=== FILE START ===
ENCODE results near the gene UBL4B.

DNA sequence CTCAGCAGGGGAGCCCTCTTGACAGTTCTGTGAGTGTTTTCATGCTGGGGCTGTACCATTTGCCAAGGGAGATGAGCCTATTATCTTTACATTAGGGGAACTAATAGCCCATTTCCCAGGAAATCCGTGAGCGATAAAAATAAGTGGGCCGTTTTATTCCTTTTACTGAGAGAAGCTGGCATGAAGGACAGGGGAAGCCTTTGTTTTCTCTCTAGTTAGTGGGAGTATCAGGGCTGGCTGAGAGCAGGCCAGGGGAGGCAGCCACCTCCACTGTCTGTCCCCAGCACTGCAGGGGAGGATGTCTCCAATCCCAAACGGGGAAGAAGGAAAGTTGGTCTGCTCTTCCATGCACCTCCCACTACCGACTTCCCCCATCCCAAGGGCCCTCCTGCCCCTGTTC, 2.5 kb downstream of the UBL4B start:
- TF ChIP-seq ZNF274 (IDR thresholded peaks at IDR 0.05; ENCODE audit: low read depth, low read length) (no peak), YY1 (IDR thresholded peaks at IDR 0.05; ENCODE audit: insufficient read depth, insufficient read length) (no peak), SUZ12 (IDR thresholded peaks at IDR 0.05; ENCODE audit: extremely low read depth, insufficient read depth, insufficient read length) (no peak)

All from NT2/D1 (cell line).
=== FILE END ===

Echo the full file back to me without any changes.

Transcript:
ENCODE results near the gene UBL4B.

DNA sequence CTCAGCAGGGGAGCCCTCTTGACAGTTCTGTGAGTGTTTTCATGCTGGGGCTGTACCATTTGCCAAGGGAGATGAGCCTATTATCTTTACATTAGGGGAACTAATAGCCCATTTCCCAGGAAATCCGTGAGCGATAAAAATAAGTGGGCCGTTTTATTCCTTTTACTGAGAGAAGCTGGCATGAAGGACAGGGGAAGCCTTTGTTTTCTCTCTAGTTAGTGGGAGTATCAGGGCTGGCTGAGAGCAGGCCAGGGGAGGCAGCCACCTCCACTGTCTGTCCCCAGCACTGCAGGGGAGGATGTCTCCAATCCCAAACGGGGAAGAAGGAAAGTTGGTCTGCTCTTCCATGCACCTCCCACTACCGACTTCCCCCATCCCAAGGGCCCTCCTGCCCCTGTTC, 2.5 kb downstream of the UBL4B start:
- TF ChIP-seq ZNF274 (IDR thresholded peaks at IDR 0.05; ENCODE audit: low read depth, low read length) (no peak), YY1 (IDR thresholded peaks at IDR 0.05; ENCODE audit: insufficient read depth, insufficient read length) (no peak), SUZ12 (IDR thresholded peaks at IDR 0.05; ENCODE audit: extremely low read depth, insufficient read depth, insufficient read length) (no peak)

All from NT2/D1 (cell line).